Out of great tragedy, sometimes great good can come. Such is the case with Austin Simon, son of Tiffany Simon, MSN, RN, CCRN, whose passing away at the age of 15 months old sparked a program that promises to help save the lives of children across the country who suffer from medically complex conditions.project-austin-serving-the-special-needs-of-medically-complex-children

Born with a heart defect and undergoing a subsequent tracheostomy, Austin experienced a medical emergency when his tracheostomy was plugged. Simon and her husband called 911. When they arrived on the scene, they looked “terrified,” says Simon in an interview. Their EMS training had not prepared them for dealing with an infant with a plugged tracheostomy, and they resorted to bag-valve masking Austin, which was an incorrect procedure, as Austin didn’t have an airway above his trach. Tragically, Austin suffered a severe hypoxic brain injury and died after he had to be taken off a ventilator a few days later.

“This wasn’t just something that happened to my husband, Austin, and me,” says Simon. “This also happened to those paramedics that were on the scene. There wasn’t anybody that walked away from that situation feeling good or okay about it,” she says.

After her son died, Simon went to nursing school and wound up working in the same pediatric ICU at Children’s Nebraska in Omaha, where Austin was cared for for most of his life. There, she met Natalie McCawley, MSN, RN, CCRN. Years later, Simon worked as a trauma outreach coordinator at Children’s Nebraska, and McCawley served as transport outreach coordinator. McCawley had suffered her own loss, her niece Sydnee, who was diagnosed with stage four lymphoma at just six years old and passed away.

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Together, they soon realized that the paramedics and EMTs they worked with had quite a bit of discomfort in caring for children, especially those with special healthcare needs. Simon and McCawley thought, “Sydnee’s and Austin’s stories are just one of a few,” says McCawley, whose father was a volunteer EMT. “And so we finally looked at each other and said, if not us, then who? What are we doing to offer resources and training to the communities, keep these families at home, and allow them to be taken care of in their home communities?” says McCawley.

“We both decided that this was something that we needed to do not only for our patients but also for the medical communities that serve them,” says Simon.

Launching Project Austin

Started in 2015 at Children’s Nebraska, Project Austin provides a standardized care model for first responders and community emergency departments with patient-specific information, resources, education, and training. According to Simon, the eight-person Project Austin team identifies children who are patients at Children’s Nebraska and have complex medical needs. They then work with the family to create an emergency medical plan, including the EMS system and community hospital in that plan. The program serves over 2,000 children across eight states and partners with some 700 EMS departments.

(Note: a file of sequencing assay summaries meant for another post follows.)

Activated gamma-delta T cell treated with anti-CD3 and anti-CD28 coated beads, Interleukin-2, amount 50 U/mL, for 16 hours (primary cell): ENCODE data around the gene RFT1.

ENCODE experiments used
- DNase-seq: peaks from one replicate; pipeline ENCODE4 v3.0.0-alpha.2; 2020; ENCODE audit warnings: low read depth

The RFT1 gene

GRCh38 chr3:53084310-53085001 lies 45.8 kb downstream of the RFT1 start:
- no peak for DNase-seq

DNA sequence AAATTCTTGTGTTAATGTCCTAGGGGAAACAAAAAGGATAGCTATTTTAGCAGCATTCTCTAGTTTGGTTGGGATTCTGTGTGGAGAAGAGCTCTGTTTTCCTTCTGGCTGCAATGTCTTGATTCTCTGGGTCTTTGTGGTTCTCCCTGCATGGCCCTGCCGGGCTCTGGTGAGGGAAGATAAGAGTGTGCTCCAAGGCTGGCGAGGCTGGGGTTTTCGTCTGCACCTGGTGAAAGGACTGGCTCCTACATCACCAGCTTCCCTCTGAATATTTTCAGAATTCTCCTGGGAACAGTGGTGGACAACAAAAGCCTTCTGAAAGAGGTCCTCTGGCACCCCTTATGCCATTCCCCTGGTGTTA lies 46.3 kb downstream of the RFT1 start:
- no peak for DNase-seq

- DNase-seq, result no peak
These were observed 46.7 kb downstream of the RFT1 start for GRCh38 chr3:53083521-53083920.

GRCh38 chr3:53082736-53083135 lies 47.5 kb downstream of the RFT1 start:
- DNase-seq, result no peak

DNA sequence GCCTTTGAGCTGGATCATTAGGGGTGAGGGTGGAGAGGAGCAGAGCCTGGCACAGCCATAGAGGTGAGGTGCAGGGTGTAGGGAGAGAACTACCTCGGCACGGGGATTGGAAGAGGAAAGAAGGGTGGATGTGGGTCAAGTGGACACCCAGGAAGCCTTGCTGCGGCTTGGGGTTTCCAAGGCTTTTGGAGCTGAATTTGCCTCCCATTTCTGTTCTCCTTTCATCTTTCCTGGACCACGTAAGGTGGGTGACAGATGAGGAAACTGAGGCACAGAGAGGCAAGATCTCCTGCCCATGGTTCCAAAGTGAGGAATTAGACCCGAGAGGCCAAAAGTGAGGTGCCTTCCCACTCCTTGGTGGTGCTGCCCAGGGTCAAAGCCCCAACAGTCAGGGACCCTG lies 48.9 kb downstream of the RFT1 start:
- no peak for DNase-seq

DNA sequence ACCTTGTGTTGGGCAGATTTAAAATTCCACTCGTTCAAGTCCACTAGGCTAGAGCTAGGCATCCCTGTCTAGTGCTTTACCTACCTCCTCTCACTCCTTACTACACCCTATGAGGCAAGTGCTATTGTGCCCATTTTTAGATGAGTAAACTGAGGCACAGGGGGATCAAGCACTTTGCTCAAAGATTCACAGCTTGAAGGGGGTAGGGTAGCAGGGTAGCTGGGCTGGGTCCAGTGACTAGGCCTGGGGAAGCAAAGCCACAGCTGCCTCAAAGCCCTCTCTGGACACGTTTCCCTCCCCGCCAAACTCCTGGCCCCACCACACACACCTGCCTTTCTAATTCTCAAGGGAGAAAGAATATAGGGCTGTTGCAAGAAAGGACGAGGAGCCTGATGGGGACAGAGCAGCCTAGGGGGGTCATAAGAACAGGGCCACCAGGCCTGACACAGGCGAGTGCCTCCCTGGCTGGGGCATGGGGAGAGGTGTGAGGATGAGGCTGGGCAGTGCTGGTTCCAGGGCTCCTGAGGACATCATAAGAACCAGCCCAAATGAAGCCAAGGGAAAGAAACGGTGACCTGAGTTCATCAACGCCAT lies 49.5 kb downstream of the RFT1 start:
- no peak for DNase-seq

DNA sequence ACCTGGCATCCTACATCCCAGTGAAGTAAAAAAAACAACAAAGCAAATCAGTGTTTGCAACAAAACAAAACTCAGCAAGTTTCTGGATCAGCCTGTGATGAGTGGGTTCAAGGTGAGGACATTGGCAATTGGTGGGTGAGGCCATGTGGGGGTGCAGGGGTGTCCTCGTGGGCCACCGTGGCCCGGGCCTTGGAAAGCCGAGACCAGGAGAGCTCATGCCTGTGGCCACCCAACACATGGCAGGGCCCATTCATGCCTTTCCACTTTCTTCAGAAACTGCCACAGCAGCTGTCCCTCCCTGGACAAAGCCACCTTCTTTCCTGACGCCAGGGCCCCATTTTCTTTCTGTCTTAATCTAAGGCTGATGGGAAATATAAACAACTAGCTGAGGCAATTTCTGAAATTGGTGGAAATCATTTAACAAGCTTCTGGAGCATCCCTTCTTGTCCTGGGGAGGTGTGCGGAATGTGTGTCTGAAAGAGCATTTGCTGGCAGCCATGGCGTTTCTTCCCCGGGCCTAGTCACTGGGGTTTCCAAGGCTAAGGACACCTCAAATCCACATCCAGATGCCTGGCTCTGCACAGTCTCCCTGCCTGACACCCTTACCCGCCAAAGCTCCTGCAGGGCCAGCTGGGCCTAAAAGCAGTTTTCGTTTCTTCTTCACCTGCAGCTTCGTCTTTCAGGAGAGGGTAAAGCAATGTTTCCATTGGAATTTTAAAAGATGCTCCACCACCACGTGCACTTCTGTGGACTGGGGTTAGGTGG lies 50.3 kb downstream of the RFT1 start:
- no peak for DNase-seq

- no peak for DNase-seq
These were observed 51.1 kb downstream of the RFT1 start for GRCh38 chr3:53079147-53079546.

“We’re trying to redefine what ‘healthcare team’ means and include that child’s local 911 system, EMS, and their community hospital,” says Simon, a supervisor at Project Austin. “Including them into that plan makes them part of the child’s healthcare team.”

“Our outreach is specific to EMS and the community emergency department,” explained McCawley, Project Austin program manager – external affairs. “With Project Austin, we provide education and training and very robust emergency medical planning within the home communities. We look at the resources within that community so we can work with the resources they have available.”

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For children with medical complexity, “It’s not if they’re going to have a medical emergency, it’s when they’re going to have a medical emergency,” says Simon. “It’s making sure that that team responding to them and that medical emergency is prepared and ready to care for them.” The results so far are impressive, including a 27% reduction in hospital admissions, a 23% reduction in ED visits, and a 50% decrease in overall hospital length of stay.

Going National

Simon says the team wants to expand Project Austin, which won an ANCC Magnet Prize last year, into a national collaborative. The goal is to “work with regional pediatric hospitals across the nation so that they can deploy Project Austin within their facility to assist other children with medical complexity as well as the EMS and community hospitals that serve them,” says Simon.

The emergency medical plan is a paper plan that parents, EMS, and emergency departments have on file. Project Austin is now converting to a QR code system via a web- and mobile-based application. Simon says that each child will be given a QR code that can be scanned to access that emergency plan.

“It takes a village,” says McCawley, “and that’s what we’re doing is bringing a village together to care for these medically complex kids.”

For more information, visit ProjectAustin.com or email [email protected].

Louis Pilla
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